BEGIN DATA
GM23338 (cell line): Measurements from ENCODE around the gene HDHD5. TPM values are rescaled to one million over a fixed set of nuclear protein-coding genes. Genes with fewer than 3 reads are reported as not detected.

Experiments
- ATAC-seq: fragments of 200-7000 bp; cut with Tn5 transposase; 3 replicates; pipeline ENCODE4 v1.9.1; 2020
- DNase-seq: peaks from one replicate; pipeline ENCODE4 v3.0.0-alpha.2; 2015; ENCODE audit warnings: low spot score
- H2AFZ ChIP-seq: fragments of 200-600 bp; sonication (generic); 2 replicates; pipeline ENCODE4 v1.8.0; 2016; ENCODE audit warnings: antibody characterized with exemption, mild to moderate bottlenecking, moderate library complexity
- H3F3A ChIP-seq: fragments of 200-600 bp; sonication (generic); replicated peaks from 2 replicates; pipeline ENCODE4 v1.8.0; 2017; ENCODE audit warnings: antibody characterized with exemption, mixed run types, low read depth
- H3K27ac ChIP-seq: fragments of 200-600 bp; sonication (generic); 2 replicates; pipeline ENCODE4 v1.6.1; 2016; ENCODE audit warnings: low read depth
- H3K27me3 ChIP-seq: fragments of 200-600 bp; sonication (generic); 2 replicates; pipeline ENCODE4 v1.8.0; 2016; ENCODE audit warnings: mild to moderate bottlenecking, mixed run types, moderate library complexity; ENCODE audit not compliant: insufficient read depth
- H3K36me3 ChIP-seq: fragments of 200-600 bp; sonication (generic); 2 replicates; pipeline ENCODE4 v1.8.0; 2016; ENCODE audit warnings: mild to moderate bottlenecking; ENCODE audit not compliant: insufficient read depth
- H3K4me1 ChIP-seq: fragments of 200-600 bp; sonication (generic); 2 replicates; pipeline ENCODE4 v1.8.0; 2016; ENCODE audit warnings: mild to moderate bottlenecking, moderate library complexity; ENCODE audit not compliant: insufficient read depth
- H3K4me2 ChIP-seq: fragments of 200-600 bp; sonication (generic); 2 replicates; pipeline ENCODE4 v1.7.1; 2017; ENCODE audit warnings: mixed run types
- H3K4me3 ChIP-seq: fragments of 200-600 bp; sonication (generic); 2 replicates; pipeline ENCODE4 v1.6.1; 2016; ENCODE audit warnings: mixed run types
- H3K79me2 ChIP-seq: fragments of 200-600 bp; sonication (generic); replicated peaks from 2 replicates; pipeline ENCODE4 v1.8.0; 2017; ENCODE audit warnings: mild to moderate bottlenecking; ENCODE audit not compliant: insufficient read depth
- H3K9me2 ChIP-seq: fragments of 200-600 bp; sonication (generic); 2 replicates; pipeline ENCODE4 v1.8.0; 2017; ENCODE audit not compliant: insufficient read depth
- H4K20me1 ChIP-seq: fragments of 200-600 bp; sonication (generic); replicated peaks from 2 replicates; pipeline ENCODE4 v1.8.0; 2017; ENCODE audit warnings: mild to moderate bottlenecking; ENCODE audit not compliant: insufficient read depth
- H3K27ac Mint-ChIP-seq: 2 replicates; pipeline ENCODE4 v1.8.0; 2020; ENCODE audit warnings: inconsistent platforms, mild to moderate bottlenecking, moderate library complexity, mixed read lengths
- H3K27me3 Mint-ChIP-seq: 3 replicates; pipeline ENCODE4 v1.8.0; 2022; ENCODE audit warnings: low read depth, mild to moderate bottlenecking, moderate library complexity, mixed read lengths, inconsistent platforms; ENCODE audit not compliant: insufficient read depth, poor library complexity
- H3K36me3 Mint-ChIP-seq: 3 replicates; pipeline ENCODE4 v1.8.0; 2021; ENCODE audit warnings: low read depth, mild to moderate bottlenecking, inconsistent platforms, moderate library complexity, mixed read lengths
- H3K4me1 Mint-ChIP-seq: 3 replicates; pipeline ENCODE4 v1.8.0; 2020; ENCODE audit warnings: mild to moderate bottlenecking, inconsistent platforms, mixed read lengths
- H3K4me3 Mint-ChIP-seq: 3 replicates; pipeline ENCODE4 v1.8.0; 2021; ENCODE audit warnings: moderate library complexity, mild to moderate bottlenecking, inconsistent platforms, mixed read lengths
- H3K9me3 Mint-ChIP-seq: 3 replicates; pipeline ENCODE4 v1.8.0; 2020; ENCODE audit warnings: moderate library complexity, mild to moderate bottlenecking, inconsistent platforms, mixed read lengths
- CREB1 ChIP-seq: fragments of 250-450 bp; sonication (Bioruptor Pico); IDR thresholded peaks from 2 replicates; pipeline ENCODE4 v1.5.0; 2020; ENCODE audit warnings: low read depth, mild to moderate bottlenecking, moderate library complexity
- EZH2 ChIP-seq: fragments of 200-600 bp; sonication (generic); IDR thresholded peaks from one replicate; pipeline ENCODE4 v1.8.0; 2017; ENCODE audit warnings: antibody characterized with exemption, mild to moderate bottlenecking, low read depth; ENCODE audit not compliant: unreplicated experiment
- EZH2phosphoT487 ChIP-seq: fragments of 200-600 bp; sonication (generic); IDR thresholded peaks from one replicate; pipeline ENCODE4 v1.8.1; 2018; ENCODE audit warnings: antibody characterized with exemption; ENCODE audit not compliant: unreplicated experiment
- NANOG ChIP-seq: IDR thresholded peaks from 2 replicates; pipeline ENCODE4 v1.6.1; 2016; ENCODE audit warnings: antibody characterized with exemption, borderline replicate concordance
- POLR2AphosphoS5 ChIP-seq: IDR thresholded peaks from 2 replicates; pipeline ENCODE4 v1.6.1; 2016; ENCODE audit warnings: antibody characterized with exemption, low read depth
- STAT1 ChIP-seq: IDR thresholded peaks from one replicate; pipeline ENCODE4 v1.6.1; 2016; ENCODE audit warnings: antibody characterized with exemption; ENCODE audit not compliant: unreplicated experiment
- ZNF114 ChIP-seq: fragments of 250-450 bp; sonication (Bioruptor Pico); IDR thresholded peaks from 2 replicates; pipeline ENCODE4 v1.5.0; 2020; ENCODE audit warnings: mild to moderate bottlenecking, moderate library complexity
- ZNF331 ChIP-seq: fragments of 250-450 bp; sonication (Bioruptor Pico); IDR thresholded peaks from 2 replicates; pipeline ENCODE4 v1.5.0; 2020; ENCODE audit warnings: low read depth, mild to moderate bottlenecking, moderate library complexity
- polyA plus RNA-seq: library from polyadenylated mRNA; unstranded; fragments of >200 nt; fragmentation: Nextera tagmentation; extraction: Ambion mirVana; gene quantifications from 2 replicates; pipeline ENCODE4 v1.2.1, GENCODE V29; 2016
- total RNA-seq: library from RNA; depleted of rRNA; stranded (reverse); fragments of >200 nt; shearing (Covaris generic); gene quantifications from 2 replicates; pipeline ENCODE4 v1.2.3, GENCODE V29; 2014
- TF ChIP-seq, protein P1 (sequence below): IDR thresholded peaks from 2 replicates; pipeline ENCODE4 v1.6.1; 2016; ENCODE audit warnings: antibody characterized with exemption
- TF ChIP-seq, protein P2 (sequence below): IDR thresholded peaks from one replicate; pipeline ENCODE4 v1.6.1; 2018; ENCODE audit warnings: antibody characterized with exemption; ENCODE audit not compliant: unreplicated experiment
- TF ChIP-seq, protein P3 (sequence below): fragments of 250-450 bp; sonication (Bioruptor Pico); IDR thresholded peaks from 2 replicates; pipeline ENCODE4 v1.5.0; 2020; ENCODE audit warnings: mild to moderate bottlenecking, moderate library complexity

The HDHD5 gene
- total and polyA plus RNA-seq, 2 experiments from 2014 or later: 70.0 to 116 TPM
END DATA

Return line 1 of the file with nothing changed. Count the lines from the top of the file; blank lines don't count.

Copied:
GM23338 (cell line): Measurements from ENCODE around the gene HDHD5. TPM values are rescaled to one million over a fixed set of nuclear protein-coding genes. Genes with fewer than 3 reads are reported as not detected.